Posted by Prealize Health ● January 14, 2022

Three Ways Payers Can Address the Mental Health Crisis Among Children and Teens

Since the early 2000s, rates of anxiety and depressive disorders, substance abuse, and suicide have continuously increased among American children and teens. Since the onset of COVID-19, however, the rates have skyrocketed, especially among minority and underserved populations.


Three esteemed pediatric organizations joined forces in late 2021 to declare a national state of emergency in children’s mental health induced by the pandemic. “We are caring for young people with soaring rates of depression, anxiety, trauma, loneliness, and suicidality that will have lasting impacts on them, their families, and their communities,” said the American Academy of Pediatrics, American Academy of Child and Adolescent Psychiatry, and Children’s Hospital Association in a joint statement.


Looking for more ways to address the behavioral and mental health crisis?

Join us for The Other Pandemic: Plans and Providers' Role in Solving America’s Mental Health Crisis. Register now for the virtual panel discussion with healthcare leaders.


To address the fact that the U.S. health system is not set up to optimally support the mental health and wellbeing of children, health organizations “must reimagine how we can prevent, identify, and address mental health challenges,” according to a U.S. Surgeon General advisory on the youth mental health crisis issued in December 2021.


For health plans, this mission is critical, as Prealize predicts an 8.5% increase in under-18 mental health utilization in 2022. The good news is that there are ways in which plans can support prevention and minimize emergency utilization. Here are the top three:


  1. Identify and address the mental health needs of parents, caregivers, and other family members.
    A child’s health depends greatly on parents and caregivers—those who serve as a child’s first guides and influences. The CDC reports that one in 14 children aged 0-17 has a parent who has reported poor mental health. Those children are more likely to have a mental, emotional, or developmental disability and poorer general health.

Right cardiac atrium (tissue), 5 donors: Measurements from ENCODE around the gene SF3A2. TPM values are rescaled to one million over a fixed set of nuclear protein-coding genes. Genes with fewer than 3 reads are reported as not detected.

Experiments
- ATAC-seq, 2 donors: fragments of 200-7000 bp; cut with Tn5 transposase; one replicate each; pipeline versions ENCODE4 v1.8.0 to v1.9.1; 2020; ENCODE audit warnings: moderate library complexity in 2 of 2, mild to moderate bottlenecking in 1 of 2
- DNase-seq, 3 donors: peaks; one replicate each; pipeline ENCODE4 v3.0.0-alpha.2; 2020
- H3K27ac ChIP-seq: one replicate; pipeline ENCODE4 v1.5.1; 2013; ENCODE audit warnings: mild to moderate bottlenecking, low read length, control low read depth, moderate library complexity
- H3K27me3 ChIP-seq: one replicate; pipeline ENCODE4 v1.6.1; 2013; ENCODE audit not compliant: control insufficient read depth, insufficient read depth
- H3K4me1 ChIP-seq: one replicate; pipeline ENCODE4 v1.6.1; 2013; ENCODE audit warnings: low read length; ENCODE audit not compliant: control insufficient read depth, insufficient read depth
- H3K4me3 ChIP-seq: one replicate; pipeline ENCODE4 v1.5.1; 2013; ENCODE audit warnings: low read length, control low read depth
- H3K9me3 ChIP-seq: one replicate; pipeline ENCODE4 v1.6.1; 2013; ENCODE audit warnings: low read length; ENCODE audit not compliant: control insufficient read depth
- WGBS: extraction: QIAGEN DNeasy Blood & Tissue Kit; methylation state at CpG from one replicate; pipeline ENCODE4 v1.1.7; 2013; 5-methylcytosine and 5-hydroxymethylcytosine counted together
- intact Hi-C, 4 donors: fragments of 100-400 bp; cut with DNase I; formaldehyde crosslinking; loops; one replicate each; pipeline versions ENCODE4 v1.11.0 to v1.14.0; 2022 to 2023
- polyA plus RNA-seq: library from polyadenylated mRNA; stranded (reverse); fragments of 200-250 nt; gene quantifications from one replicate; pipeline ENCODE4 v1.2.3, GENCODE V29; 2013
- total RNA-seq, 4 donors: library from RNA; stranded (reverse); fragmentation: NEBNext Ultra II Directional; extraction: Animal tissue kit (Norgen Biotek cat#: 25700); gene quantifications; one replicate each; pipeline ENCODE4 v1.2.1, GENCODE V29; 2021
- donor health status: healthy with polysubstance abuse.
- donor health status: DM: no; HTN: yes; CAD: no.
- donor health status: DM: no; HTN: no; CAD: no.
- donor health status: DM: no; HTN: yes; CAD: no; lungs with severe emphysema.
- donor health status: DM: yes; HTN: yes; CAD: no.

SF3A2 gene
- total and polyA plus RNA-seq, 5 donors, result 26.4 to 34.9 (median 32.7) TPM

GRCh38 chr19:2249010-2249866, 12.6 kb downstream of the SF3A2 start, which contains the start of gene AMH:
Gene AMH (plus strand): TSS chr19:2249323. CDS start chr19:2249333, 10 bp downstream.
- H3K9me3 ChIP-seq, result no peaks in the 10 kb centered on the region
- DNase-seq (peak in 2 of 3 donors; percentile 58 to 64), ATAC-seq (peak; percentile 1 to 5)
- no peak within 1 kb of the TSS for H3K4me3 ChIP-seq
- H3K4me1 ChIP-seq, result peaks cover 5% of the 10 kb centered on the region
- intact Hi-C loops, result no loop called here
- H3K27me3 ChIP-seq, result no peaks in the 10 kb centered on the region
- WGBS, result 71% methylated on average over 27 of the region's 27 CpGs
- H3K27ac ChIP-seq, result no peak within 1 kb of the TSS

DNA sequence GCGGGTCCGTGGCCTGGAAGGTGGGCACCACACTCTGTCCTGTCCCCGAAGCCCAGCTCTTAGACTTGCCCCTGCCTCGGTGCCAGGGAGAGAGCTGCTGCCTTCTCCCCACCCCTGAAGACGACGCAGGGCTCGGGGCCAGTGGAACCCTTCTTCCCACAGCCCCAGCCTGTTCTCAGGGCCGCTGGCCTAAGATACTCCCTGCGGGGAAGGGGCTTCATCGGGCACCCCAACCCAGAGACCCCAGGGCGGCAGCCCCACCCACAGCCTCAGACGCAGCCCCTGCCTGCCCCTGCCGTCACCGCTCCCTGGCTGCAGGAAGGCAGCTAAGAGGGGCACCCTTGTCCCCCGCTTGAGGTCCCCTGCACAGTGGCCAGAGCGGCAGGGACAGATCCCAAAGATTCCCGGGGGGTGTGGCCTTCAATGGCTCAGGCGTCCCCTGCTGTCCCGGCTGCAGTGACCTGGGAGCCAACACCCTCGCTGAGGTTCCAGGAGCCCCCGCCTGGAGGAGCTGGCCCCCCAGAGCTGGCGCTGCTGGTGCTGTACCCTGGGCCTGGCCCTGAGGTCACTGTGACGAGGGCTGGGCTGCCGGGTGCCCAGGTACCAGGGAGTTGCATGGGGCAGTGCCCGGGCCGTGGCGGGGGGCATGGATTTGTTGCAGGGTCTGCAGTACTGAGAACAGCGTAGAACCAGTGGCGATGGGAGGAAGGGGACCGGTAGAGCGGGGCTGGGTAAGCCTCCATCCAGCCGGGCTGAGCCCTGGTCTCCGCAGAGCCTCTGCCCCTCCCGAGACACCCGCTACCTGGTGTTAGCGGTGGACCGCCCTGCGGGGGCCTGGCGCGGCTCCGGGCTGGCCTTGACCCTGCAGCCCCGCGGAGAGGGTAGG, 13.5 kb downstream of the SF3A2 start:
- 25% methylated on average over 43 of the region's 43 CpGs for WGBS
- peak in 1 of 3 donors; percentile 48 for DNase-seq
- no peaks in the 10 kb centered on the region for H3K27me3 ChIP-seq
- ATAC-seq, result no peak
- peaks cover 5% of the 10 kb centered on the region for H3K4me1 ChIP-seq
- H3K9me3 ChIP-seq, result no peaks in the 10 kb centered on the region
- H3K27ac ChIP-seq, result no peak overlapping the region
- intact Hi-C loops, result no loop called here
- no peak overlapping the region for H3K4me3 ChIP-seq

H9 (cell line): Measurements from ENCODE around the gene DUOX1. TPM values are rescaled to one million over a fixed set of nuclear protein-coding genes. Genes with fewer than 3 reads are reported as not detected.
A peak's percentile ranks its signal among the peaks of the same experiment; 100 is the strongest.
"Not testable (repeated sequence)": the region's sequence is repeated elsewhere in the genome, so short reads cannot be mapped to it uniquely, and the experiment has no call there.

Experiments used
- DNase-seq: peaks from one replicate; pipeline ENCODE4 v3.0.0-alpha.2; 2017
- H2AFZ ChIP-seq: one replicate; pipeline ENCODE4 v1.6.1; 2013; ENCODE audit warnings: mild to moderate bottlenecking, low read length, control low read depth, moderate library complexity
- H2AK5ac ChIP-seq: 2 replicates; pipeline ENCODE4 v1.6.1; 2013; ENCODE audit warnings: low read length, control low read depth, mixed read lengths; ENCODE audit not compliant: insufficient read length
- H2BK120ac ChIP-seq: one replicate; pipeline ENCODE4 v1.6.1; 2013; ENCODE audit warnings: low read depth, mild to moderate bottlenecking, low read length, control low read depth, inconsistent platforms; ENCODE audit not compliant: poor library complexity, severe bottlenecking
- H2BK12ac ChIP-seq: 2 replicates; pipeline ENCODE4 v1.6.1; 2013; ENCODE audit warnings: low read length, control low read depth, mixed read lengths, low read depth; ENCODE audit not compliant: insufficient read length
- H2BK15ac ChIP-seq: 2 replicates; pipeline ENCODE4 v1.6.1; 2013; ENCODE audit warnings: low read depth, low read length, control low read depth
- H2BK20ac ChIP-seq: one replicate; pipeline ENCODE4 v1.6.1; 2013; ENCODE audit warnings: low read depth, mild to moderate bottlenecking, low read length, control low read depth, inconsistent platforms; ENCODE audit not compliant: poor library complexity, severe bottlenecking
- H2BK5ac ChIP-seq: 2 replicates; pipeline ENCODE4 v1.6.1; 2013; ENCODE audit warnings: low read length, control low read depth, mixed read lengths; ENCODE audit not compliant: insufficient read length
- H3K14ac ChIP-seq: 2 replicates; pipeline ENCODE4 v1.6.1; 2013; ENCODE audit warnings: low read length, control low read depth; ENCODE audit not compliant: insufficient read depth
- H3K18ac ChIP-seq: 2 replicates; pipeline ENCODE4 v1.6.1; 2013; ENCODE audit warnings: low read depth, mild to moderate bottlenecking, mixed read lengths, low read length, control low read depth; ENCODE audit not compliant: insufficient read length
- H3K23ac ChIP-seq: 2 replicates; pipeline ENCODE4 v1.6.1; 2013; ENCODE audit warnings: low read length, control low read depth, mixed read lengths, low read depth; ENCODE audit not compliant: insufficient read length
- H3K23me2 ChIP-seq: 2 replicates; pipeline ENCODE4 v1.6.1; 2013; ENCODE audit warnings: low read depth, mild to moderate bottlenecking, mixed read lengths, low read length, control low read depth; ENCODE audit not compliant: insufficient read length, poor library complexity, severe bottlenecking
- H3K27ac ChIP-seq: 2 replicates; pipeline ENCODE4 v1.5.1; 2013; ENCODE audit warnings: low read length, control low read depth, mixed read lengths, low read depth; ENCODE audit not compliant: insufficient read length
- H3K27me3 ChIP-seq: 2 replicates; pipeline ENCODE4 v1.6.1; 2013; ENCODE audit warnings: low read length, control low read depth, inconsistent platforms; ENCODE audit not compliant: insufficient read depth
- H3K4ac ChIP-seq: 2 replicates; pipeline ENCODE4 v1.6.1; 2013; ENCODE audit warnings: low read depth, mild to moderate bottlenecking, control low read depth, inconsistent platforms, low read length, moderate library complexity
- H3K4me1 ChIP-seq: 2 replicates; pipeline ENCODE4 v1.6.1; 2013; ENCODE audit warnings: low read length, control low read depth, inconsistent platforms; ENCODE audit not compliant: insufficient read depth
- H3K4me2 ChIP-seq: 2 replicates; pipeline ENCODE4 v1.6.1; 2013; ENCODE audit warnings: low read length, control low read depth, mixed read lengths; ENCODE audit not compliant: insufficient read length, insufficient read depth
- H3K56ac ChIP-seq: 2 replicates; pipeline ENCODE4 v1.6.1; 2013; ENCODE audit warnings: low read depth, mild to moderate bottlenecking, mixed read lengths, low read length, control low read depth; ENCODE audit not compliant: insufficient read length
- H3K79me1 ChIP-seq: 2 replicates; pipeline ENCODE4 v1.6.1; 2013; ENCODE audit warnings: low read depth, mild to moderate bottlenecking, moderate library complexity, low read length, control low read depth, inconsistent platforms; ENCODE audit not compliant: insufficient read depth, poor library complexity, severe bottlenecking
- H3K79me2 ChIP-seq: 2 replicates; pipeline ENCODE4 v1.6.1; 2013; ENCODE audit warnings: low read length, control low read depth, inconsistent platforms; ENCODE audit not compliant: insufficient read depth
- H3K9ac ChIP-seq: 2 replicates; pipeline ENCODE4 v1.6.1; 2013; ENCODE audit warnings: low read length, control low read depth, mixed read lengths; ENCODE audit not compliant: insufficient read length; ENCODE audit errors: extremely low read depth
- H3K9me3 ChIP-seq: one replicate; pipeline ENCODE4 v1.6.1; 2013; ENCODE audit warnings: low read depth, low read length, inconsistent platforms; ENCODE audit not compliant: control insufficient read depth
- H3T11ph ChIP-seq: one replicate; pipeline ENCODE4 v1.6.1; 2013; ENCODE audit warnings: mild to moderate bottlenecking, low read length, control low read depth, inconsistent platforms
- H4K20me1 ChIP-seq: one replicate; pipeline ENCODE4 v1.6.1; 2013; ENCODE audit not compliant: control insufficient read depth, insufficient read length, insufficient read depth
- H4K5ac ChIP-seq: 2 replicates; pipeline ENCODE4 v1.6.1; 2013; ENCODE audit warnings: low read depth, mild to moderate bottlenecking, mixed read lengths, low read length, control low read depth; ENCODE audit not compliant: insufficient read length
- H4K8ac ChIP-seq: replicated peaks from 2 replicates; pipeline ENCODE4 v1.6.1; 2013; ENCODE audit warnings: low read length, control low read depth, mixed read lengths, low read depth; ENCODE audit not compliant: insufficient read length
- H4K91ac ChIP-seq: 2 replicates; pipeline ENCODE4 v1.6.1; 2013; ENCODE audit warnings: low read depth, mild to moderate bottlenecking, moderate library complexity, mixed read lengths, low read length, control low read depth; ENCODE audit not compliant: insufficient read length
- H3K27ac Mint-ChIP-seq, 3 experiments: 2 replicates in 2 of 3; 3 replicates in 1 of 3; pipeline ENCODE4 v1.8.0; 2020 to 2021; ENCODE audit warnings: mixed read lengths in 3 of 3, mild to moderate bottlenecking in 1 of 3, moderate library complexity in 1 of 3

The Surgeon General’s advisory suggests screening parents and caregivers for depression, partner violence, substance use, and other challenges that are frequently combined with broader assessments of food insecurity, housing instability, and other social determinants of health, then implementing proactive outreach.

  2. Invest in equitable prevention.
    The Surgeon General recommends continuing to prioritize interventions that address social and economic factors that are known to affect children’s health and mental development, including poverty, discrimination, and inequality. Payers can use evidence-based services to assess an intervention’s scalability and support implementation at a community level.

    Plans can also use their formidable memberships and data pools to lobby local and federal agencies to ensure that all children and youth have access to comprehensive, affordable mental health care.

  3. Don’t wait for a crisis: Be proactive.
    “We should not have to wait for a teenager to show up in the ER in crisis,” states Ryan Panchadsaram, Advisor to the Chairman of Kleiner Perkins, in Prealize’s State of Health Report 2022: The Domino Effect. “Tools are available to precisely predict this risk and engage sooner with the right care.”

    In particular, predictive analytics can help health plans identify at-risk members earlier and enable case managers to intervene up to 12 months sooner for mental and behavioral health issues.

For more ways to improve healthcare for members, read Prealize’s State of Health Report 2022: The Domino Effect. Based on an analysis of 2021 claims data, the report identifies the top health conditions and utilization spikes that industry leaders should act on this year.

Topics: Behavioral Health